How Community Colleges Stay Local To Cope With State Instability
It’s been a rough couple of years for Illinois community colleges, from the slashed funds of the budget impasse to concerning enrollment declines. We begin a three-part series on how these very different schools have stayed afloat by embracing change and, more importantly, putting the "community" in community college.
In the student center at the Sugar Grove campus of Waubonsee Community College, students are sitting--earbuds engaged--voraciously looking from books to notes. Ten feet away, a group is talking over breakfast from the cafe. A nearby table is set up to register voters.
It's about what you'd picture a university campus to look like. But the people walking to class don't all look the part of your traditional college student.
This is a community college, one of dozens in Illinois.
The majority of Waubonsee students transfer to a four-year school after community college.
"We also find that a lot of these students, actually, they still commute," said Jamal Scott, Waubonsee's VP of Strategic Development.
"That's part of the reason they stay close to home," Scott said. "They start at Waubonsee and go to Northern. They may live in Aurora but they drive to DeKalb, they go to class and they come back home."
Dave Hellmich is the president of Sauk Valley Community College in Dixon.
"What a community college does when it's doing what it should do, it meets the needs of the local community," he said.
Hellmich adds: "And a major university will do that with a much more broad mission. But if there is a skilled workforce need that we're not meeting in the local community, then we're not doing our jobs."
But aren't college-bound students fleeing the state of Illinois more thannearly any other state? Yes.
However, the story of community colleges is a bit different, according to Laurie Borowicz, president of Kishwaukee College. "Community college graduates tend to stay more local," Borowicz said, "so that's a really good thing for all of us in our local economies."
Rock Valley College President Doug Jensen says it's something important to remember when state funding wavers.
"We have to shift the conversation from a community college being a public expense to a community college is really a regional economic investment," Jensen said. "The impact a community college has on a local community is very powerful."
That's particularly powerful when you consider the number of students, and all adults, who move away. Morepeople moved from Illinois than any other state in 2017.
"We may all have community college in our name, but we're all different," said Jerry Corcoran, the president of Illinois Valley Community College in LaSalle County. About nine percent of residents in his district lack a high school diploma; IVCC's district covers more than 2,000 square miles.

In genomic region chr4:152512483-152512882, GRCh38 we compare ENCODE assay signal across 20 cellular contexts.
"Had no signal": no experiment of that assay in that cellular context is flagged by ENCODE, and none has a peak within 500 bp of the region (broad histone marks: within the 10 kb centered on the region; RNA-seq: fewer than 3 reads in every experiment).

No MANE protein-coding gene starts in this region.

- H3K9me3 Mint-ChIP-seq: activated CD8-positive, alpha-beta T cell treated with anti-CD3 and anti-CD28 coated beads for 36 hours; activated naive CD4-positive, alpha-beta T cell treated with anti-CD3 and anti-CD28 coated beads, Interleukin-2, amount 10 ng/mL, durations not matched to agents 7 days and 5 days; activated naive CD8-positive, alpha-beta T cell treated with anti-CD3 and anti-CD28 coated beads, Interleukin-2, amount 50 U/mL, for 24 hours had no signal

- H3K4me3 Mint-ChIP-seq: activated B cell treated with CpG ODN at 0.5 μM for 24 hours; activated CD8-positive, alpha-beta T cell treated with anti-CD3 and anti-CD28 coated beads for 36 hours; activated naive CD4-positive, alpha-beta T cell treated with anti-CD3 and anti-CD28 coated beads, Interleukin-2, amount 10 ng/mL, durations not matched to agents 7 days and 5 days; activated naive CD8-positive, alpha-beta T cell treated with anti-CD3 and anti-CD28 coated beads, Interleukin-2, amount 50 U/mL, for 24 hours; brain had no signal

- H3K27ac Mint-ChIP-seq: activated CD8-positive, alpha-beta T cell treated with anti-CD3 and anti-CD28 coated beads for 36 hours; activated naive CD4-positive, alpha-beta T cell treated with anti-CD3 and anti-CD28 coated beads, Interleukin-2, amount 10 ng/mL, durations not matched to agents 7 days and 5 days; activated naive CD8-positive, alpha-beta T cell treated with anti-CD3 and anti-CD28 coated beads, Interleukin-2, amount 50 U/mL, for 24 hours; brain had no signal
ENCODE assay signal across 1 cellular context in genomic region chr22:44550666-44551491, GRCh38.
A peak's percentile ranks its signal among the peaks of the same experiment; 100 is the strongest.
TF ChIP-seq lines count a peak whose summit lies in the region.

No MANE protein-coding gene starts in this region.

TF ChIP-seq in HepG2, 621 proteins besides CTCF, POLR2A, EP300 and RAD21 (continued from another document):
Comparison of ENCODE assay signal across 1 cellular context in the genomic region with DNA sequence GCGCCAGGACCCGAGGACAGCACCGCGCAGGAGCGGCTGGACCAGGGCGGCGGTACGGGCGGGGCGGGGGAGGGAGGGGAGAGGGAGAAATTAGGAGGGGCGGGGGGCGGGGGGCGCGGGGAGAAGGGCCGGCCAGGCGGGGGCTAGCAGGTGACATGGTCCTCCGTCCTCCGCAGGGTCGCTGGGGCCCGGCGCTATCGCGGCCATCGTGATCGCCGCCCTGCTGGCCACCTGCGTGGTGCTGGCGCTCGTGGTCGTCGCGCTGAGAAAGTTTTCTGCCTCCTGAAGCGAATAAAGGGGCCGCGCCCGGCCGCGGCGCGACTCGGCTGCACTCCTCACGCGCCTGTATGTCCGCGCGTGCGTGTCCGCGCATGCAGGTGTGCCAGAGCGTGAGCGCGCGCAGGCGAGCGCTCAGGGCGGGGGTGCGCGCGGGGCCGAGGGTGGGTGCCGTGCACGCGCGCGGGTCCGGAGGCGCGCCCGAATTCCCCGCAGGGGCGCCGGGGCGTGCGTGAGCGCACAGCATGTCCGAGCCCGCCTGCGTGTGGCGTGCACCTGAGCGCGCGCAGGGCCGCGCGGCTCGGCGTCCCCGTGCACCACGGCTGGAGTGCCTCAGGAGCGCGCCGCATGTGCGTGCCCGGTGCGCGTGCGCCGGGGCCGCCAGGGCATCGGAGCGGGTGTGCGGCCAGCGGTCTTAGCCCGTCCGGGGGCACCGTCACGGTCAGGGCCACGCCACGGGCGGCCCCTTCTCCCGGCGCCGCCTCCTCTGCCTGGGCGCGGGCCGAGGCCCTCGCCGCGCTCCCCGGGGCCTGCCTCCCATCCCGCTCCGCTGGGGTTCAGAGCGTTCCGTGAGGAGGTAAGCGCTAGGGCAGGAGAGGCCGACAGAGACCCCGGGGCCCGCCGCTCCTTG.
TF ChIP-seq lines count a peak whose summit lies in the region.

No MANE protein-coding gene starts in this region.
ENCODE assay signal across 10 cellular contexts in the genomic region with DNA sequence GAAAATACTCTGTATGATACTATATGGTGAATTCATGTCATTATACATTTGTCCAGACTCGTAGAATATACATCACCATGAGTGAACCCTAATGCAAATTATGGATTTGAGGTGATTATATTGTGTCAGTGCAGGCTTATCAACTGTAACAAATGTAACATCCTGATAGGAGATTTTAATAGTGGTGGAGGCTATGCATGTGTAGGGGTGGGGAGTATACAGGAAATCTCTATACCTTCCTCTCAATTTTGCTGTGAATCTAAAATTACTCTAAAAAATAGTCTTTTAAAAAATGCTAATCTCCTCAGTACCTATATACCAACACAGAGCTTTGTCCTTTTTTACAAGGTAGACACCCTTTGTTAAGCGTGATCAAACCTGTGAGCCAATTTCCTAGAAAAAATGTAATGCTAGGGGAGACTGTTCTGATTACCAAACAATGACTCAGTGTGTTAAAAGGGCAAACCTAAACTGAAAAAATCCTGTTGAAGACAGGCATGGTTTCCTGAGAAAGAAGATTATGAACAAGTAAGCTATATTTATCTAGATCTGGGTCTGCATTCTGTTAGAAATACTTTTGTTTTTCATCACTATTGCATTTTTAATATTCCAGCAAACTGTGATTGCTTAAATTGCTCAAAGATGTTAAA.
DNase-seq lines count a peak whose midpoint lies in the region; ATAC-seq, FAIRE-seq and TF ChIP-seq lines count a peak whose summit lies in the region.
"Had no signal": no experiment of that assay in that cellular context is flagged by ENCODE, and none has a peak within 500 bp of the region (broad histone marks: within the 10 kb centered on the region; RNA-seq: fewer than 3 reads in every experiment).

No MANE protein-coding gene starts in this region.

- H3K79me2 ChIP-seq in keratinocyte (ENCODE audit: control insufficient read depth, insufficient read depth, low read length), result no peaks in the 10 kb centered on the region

"We're really the only post-secondary institution within a 50-mile radius of Oglesby," Corcoran said. "So we have to be affordable, we have to be high quality, and we have to take into account that a lot of our students have other things going on in their lives."
And like the unique needs of their districts, all northern Illinois community colleges have some variation in terms of specific programs they offer. You can get a truck driving certificate at Illinois Valley, and you can get one for diesel technology at Kishwaukee College.
Healthcare and manufacturing jobs are a driving force in the economy around Rock Valley College in Rockford. President Jensen says around 37 percent of the region's workforce is in those two sectors.
"Those are very high-paying positions," he said. "So not only is it over one-third of the population, but it's a third of the population where there is a career opportunity to grow, as well as a rather substantial, livable wage."
The need for those jobs, especially in healthcare, is felt in rural and urban parts of the state. Waubonsee’s district stretches from the farms of Sandwich and Somonauk to Illinois' second-largest city, Aurora. In fact, Aurora is home to another one of their campuses, Fox Valley, which is located at Rush-Copley Medical Center and trains students in most of their healthcare programs.
The biggest challenge for the future of community colleges in Illinois is how to continue meeting the educational and workforce needs of diverse communities, while state resources dwindle and populations decline. That's the topic of the next report in our three-part series.